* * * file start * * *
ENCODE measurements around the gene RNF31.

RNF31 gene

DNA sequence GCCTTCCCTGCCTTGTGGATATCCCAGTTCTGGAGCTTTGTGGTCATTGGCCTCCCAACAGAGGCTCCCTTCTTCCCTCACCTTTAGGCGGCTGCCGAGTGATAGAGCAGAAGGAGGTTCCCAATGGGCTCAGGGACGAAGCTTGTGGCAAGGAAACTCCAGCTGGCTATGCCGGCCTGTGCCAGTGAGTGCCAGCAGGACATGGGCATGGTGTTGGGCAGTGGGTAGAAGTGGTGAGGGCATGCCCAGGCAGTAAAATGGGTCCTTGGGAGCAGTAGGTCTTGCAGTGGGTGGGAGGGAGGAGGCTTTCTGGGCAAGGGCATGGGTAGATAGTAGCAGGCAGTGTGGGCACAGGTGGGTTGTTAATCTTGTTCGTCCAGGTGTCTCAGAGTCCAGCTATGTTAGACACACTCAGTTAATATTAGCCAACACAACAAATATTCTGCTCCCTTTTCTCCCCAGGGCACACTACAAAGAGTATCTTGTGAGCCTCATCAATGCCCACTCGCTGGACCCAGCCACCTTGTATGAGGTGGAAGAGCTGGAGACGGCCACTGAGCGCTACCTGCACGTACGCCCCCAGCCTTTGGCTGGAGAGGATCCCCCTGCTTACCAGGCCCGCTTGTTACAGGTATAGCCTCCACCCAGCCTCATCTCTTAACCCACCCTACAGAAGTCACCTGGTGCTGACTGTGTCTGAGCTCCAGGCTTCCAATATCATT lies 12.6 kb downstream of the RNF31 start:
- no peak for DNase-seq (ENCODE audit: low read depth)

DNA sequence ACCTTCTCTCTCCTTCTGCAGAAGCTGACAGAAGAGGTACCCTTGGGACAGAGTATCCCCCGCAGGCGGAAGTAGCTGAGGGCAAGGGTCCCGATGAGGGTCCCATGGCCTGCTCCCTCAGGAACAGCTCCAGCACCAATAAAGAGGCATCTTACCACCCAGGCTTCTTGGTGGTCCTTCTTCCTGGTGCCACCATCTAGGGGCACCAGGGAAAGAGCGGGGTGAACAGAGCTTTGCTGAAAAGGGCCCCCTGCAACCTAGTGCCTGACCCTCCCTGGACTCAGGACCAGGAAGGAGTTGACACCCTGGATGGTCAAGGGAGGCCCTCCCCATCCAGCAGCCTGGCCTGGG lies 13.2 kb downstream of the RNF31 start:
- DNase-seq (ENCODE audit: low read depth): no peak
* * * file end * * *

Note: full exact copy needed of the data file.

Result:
ENCODE measurements around the gene RNF31.

RNF31 gene

DNA sequence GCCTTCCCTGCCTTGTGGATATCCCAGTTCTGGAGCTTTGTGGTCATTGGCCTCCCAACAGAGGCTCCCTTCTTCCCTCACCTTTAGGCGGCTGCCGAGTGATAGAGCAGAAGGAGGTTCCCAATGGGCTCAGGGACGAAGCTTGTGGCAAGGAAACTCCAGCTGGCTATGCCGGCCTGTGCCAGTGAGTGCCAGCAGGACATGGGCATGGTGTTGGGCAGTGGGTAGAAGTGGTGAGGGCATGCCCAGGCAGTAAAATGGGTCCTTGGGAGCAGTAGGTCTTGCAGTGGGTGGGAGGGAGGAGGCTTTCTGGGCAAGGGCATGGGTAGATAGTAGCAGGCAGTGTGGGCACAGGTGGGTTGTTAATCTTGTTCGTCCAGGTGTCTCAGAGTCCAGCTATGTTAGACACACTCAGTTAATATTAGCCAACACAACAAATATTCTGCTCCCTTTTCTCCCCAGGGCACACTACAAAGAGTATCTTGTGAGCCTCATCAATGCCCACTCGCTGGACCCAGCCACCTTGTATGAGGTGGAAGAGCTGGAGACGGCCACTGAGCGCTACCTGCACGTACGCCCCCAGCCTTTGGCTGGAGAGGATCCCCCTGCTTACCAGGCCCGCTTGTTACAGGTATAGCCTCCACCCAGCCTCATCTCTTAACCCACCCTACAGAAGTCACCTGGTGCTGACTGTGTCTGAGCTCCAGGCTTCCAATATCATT lies 12.6 kb downstream of the RNF31 start:
- no peak for DNase-seq (ENCODE audit: low read depth)

DNA sequence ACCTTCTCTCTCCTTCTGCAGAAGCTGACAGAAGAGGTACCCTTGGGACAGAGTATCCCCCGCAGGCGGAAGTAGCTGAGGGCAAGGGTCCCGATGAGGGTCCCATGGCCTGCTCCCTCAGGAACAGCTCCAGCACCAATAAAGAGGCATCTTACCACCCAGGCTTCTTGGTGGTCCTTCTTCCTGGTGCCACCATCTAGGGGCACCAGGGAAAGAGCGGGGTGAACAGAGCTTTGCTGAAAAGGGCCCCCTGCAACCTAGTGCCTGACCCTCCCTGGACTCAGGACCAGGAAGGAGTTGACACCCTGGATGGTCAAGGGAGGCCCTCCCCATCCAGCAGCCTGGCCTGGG lies 13.2 kb downstream of the RNF31 start:
- DNase-seq (ENCODE audit: low read depth): no peak